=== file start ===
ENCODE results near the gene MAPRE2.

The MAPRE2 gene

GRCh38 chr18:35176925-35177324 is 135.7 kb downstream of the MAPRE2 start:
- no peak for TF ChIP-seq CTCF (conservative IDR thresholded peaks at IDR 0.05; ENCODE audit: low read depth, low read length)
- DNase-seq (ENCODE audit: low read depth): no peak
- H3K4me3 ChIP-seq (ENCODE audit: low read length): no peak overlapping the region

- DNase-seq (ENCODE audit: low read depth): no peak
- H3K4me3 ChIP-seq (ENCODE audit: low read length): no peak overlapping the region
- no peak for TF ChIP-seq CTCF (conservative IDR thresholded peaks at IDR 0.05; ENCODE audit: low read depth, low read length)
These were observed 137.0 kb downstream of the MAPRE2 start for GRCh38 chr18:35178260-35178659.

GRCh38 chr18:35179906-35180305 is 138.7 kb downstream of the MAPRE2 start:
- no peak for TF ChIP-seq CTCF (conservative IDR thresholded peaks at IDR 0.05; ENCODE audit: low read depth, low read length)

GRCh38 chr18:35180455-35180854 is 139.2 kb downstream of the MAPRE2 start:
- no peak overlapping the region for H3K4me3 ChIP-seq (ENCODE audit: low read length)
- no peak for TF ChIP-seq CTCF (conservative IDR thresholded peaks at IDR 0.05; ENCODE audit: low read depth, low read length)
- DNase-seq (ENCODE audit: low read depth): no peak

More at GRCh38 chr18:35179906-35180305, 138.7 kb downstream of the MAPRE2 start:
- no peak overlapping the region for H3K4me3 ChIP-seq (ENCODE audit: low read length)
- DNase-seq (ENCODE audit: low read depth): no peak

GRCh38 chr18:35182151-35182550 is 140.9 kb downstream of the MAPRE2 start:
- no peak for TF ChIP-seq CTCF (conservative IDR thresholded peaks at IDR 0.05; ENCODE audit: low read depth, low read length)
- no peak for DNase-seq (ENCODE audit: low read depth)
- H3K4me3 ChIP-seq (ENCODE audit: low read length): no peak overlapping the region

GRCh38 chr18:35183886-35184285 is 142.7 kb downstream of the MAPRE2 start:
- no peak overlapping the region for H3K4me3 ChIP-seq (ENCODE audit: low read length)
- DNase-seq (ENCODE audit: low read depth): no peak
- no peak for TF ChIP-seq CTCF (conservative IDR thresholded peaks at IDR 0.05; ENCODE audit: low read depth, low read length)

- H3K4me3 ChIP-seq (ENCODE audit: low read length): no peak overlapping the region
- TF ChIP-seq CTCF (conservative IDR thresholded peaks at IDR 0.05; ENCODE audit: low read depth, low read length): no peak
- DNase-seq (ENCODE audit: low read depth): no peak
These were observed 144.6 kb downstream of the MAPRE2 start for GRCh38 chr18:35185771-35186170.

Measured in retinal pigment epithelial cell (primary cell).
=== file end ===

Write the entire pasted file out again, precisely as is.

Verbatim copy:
ENCODE results near the gene MAPRE2.

The MAPRE2 gene

GRCh38 chr18:35176925-35177324 is 135.7 kb downstream of the MAPRE2 start:
- no peak for TF ChIP-seq CTCF (conservative IDR thresholded peaks at IDR 0.05; ENCODE audit: low read depth, low read length)
- DNase-seq (ENCODE audit: low read depth): no peak
- H3K4me3 ChIP-seq (ENCODE audit: low read length): no peak overlapping the region

- DNase-seq (ENCODE audit: low read depth): no peak
- H3K4me3 ChIP-seq (ENCODE audit: low read length): no peak overlapping the region
- no peak for TF ChIP-seq CTCF (conservative IDR thresholded peaks at IDR 0.05; ENCODE audit: low read depth, low read length)
These were observed 137.0 kb downstream of the MAPRE2 start for GRCh38 chr18:35178260-35178659.

GRCh38 chr18:35179906-35180305 is 138.7 kb downstream of the MAPRE2 start:
- no peak for TF ChIP-seq CTCF (conservative IDR thresholded peaks at IDR 0.05; ENCODE audit: low read depth, low read length)

GRCh38 chr18:35180455-35180854 is 139.2 kb downstream of the MAPRE2 start:
- no peak overlapping the region for H3K4me3 ChIP-seq (ENCODE audit: low read length)
- no peak for TF ChIP-seq CTCF (conservative IDR thresholded peaks at IDR 0.05; ENCODE audit: low read depth, low read length)
- DNase-seq (ENCODE audit: low read depth): no peak

More at GRCh38 chr18:35179906-35180305, 138.7 kb downstream of the MAPRE2 start:
- no peak overlapping the region for H3K4me3 ChIP-seq (ENCODE audit: low read length)
- DNase-seq (ENCODE audit: low read depth): no peak

GRCh38 chr18:35182151-35182550 is 140.9 kb downstream of the MAPRE2 start:
- no peak for TF ChIP-seq CTCF (conservative IDR thresholded peaks at IDR 0.05; ENCODE audit: low read depth, low read length)
- no peak for DNase-seq (ENCODE audit: low read depth)
- H3K4me3 ChIP-seq (ENCODE audit: low read length): no peak overlapping the region

GRCh38 chr18:35183886-35184285 is 142.7 kb downstream of the MAPRE2 start:
- no peak overlapping the region for H3K4me3 ChIP-seq (ENCODE audit: low read length)
- DNase-seq (ENCODE audit: low read depth): no peak
- no peak for TF ChIP-seq CTCF (conservative IDR thresholded peaks at IDR 0.05; ENCODE audit: low read depth, low read length)

- H3K4me3 ChIP-seq (ENCODE audit: low read length): no peak overlapping the region
- TF ChIP-seq CTCF (conservative IDR thresholded peaks at IDR 0.05; ENCODE audit: low read depth, low read length): no peak
- DNase-seq (ENCODE audit: low read depth): no peak
These were observed 144.6 kb downstream of the MAPRE2 start for GRCh38 chr18:35185771-35186170.

Measured in retinal pigment epithelial cell (primary cell).